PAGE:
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|Also Known As:||Peter Seymour Fonda||Died:|
|Born:||February 23, 1940||Cause of Death:|
|Birth Place:||New York City, New York, USA||Profession:||actor, director, screenwriter, producer, college instructor|
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Known as Peter Honda in Japan for all his motorcycle commercials filmed and aired there
Some sources list 1940 as his birth year.
Fonda, the host of "Harley Davidson--The American Motorcycle" (TBS, 1993), still enjoys riding his Harley and tries to do at least one 3000-mile ride a year. Unfortunately, he had to cancel a planned millennial ride from Paris to Vladivostok when his safety couldn't be guaranteed in Russian bandit country.
"I stepped onto the stage of the Morosco Theater in 1961 for a Wednesday matinee of 'Blood, Sweat and Stanley Poole'. I was in front of all the blue-haired ladies who come up from Philadelphia, and I could hear the murmuring: 'He looks like his father.'" --Fonda quoted in the Daily News, June 11, 1997
"People ask me... what it was like ... with Henry Fonda as my father. I say, 'Ever see "Fort Apache" (1948)? He was like Colonel Thursday at the table every day.' Jane'd say to me, 'What did you do?' I'd say, 'I didn't do anything. What is he so angry about?' 'I don't know.' But he wasn't angry at us. He was so painfully shy, and here he had two children and he didn't know how to relate to them, and it drove him inside more and more, and, as far as we were concerned, it created a facade of silent terror. It took us years to find out that he loved us very much, because it was hard for him to express it. He was a good actor because he could take that repressed emotion onstage or in front of the camera and say how he felt about things and be this person he couldn't be in his normal life. It was very hard for audiences to understand that. When Jane and I spoke out, they thought, 'What ungrateful children ...'" --quoted in Interview, June 1997.
About the special gift future wife Becky gave him on his 35th birthday: "It was her childhood copy of E.B. White's 'Stuart Little'. I couldn't talk, I was weeping so hard. Nobody in my fuckin' family knew that Stuart was a genuine hero, a mouse born into a regular family, and it all worked. It was a family as it's supposed to be. I used to think, I'm fuckin' Stuart Little. If Stuart can do it, I can do it. So I asked myself, 'What woman gives a grown man her childhood book?' And the answer was, 'The woman you're supposed to be with.'" --Fonda to Peter Biskind in Premiere, July 1997
Remembering the first time his father verbalized his love: "We both walked slowly to the front door. Once outside, he took me by the shoulders. It was as if he were pushing me away and at the same time drawing me close. Tears were streaming down his cheeks. Slowly and choking on the high-powered emotion, he said, 'I love you very much son. I want you to know that.'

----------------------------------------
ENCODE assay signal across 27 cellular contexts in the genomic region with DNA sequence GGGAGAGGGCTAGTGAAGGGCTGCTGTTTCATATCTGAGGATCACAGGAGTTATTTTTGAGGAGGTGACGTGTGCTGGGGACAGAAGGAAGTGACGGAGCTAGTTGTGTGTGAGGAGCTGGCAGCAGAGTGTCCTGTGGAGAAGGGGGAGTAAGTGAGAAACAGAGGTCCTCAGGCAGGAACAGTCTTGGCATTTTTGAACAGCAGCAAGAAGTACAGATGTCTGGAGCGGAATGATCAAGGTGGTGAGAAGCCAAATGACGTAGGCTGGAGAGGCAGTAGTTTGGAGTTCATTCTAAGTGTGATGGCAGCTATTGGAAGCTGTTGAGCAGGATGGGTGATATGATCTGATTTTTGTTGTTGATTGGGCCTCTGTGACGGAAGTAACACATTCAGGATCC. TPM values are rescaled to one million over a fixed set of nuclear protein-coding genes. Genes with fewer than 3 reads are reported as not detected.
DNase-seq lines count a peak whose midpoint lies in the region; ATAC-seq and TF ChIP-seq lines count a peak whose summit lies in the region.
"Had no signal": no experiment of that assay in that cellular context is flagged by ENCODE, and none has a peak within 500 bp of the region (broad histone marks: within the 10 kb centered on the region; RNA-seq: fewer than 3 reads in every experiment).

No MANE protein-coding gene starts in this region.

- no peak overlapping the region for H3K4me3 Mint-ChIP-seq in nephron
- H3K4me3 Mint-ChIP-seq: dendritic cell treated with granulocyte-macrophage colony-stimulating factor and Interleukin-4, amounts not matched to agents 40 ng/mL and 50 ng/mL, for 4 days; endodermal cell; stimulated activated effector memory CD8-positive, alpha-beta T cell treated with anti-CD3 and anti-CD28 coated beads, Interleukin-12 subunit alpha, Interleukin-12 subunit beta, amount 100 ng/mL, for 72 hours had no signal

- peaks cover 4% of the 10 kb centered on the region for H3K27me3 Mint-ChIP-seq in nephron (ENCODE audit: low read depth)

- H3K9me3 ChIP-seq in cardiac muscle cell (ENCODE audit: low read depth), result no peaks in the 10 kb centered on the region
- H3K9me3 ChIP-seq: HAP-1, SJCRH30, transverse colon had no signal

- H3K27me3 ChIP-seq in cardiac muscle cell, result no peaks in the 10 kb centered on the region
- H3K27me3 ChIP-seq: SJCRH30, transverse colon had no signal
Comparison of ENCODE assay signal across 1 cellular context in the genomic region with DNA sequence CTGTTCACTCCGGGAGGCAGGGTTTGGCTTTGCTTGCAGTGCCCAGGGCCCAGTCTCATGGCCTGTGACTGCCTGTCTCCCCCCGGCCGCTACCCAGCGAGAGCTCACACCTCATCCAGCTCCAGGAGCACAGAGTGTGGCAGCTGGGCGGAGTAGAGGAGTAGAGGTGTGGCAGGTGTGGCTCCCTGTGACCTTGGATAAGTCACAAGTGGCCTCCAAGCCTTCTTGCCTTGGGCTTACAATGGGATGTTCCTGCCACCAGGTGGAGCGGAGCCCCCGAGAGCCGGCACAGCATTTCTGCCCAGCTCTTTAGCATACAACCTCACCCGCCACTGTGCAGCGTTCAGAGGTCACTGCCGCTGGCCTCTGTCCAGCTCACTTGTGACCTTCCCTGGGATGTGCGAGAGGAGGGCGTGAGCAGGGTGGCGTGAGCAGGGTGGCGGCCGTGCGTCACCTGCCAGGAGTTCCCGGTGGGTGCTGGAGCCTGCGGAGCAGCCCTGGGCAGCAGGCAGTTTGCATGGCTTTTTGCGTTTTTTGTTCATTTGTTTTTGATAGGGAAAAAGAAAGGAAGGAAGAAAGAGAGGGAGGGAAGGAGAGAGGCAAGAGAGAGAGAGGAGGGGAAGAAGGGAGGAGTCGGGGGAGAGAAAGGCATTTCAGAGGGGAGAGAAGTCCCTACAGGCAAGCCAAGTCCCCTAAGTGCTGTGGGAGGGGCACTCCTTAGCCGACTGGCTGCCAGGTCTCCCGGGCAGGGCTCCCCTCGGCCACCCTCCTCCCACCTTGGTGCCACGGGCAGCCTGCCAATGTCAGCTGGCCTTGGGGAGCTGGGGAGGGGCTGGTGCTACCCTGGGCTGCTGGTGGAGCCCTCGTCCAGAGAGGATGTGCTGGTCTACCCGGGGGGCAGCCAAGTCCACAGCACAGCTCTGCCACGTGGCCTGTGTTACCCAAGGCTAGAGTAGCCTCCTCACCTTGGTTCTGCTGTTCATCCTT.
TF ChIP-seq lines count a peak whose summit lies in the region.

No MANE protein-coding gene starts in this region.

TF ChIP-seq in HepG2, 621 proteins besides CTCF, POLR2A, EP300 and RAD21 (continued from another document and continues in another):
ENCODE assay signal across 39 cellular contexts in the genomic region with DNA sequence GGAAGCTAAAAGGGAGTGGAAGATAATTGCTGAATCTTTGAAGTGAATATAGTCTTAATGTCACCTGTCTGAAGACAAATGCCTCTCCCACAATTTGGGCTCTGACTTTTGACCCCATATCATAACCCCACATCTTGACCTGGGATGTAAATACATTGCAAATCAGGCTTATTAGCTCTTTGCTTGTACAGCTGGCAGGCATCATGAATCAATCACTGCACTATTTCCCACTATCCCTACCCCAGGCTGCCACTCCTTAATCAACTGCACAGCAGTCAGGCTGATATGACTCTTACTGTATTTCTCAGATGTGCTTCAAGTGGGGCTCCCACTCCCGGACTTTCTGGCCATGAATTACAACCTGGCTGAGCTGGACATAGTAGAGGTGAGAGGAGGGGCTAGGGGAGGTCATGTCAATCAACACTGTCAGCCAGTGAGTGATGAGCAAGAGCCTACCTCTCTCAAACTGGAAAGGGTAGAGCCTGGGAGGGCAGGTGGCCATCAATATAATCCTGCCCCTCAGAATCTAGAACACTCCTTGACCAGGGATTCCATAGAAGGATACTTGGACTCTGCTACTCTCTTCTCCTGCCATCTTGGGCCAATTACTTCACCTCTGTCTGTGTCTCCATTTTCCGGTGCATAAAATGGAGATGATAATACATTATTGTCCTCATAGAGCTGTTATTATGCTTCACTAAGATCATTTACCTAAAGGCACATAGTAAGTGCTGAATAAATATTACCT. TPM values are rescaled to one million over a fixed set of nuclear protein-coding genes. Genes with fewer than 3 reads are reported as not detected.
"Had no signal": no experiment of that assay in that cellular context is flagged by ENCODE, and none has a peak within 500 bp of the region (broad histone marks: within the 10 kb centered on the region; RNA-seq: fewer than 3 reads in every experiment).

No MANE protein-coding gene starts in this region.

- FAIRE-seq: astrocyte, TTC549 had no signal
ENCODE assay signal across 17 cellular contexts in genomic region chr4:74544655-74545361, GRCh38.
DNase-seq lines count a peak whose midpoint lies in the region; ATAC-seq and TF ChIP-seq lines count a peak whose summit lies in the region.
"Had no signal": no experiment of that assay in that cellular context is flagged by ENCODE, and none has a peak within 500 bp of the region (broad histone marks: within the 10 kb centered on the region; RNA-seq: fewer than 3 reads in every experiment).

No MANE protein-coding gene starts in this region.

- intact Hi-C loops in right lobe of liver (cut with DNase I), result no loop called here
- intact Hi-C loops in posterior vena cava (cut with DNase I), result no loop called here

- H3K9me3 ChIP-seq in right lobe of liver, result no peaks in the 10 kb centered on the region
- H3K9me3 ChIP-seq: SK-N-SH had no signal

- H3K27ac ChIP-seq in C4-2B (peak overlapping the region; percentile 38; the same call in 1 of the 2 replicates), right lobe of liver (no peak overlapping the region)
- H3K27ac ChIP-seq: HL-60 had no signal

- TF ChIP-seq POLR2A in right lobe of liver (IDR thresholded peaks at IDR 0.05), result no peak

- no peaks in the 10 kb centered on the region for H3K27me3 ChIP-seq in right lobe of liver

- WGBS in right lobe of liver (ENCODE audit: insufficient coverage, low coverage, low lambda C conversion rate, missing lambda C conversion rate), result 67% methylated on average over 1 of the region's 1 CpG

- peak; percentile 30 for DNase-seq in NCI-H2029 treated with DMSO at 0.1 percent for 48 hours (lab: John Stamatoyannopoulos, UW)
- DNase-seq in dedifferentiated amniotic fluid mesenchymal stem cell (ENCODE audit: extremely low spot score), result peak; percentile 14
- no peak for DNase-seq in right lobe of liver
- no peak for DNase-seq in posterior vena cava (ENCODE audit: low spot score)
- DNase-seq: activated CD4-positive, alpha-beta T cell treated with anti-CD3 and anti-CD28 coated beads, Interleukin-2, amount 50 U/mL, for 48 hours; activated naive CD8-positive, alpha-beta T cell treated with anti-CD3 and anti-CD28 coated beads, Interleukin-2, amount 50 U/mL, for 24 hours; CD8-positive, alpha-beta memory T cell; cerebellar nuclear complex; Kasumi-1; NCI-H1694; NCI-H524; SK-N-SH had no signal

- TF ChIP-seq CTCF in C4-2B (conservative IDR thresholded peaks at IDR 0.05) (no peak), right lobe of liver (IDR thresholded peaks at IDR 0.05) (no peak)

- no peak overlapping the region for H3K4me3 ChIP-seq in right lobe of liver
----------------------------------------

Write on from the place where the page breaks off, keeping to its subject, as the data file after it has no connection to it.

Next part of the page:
"I hugged him so hard, I could feel the pacemaker in his chest. Tears streaming down my cheeks, I told him I loved him very much and kissed him on his lips. Something we had never done before. I quickly drove off, stopping at a nearby park to have the good hard cry I needed. Years of frustration fell off my heart like melting snow sliding off a roof." --From "Don't Tell Dad" by Peter Fonda, excerpted in People, March 16, 1998
On Hollywood's prevailing attitude toward him in the years since "Easy Rider": "'Fonda? That sonuvabitch? Isn't he up there in Montana just loaded on his ranch?' Well, no, I wasn't. I took drugs but I wasn't a druggie. I made an average of 1.3 films a year. Some were, you know, bad. But I did my job well. My father took everything he was offered. I'm sure he wasn't thrilled about being in 'The Swarm', but there he was." --Fonda to Bruce Weber in The New York Times Magazine, March 22, 1998
"Peter has gone through some difficult times. I equate it with tempering of steel. He emerged stronger and more flexible. He was always a fine actor and is now demonstrating the ability to be a finer actor than ever before." --Roger Corman quoted in USA Today, March 23, 1998
Of his character in "Ulee's Gold": "Three pages in, I knew I could be this guy. I'd sat at the dinner table with him all those years ago. I understood his depth, I knew his sadness. I knew what I'd studied in 36 years in motion pictures would come together to help me create him." --Fonda to the London Times, March 30, 1998
About the inspiration for "Easy Rider": "I was a little bit loaded, and I looked at a picture that had been left on the table for me to sign for somebody's cousin. It was a photograph from 'The Wild Angels' of me and Bruce Dern on a chop. I looked at the photo for a while and then thought about what I would look like if, instead of two guys on one cycle, I had each of the guys on a bike." --Fonda quoted in Neon, May 1998
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